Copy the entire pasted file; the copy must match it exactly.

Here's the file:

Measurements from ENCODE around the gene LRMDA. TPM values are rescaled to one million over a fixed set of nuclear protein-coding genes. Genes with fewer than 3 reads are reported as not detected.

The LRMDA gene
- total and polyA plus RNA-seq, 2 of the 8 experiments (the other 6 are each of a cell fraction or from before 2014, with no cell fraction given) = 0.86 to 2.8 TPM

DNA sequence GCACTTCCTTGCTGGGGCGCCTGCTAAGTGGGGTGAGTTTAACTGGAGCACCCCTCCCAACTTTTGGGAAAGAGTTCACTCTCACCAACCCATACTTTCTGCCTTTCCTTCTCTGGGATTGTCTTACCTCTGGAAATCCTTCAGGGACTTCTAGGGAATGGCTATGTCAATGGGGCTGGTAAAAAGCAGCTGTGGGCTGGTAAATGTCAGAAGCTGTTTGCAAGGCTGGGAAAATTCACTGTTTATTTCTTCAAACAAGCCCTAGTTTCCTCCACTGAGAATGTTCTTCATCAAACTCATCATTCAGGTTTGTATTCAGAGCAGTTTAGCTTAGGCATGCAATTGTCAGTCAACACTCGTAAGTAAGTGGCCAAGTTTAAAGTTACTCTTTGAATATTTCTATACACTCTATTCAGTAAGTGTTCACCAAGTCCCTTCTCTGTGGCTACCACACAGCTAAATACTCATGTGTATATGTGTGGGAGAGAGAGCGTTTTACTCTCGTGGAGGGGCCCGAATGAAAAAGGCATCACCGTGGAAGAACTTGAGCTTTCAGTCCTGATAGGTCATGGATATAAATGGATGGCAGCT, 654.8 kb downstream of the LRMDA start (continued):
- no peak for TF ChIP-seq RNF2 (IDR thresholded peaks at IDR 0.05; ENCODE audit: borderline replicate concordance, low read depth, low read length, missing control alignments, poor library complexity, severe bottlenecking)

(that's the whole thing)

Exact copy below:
Measurements from ENCODE around the gene LRMDA. TPM values are rescaled to one million over a fixed set of nuclear protein-coding genes. Genes with fewer than 3 reads are reported as not detected.

The LRMDA gene
- total and polyA plus RNA-seq, 2 of the 8 experiments (the other 6 are each of a cell fraction or from before 2014, with no cell fraction given) = 0.86 to 2.8 TPM

DNA sequence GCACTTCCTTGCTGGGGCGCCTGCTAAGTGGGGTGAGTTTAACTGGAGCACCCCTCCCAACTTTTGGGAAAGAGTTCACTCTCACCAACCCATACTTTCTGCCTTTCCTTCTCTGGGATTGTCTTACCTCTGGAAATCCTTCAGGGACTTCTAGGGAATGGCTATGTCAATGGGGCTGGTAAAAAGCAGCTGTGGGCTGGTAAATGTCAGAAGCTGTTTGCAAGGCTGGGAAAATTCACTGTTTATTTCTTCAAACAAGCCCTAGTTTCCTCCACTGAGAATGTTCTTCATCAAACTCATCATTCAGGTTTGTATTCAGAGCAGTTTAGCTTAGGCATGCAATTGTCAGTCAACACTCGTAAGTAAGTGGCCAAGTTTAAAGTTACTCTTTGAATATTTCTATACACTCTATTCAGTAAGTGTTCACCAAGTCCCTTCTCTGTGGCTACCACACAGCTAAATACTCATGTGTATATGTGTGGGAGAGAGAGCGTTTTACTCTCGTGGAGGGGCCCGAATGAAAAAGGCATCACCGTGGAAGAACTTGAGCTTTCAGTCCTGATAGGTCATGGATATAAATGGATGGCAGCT, 654.8 kb downstream of the LRMDA start (continued):
- no peak for TF ChIP-seq RNF2 (IDR thresholded peaks at IDR 0.05; ENCODE audit: borderline replicate concordance, low read depth, low read length, missing control alignments, poor library complexity, severe bottlenecking)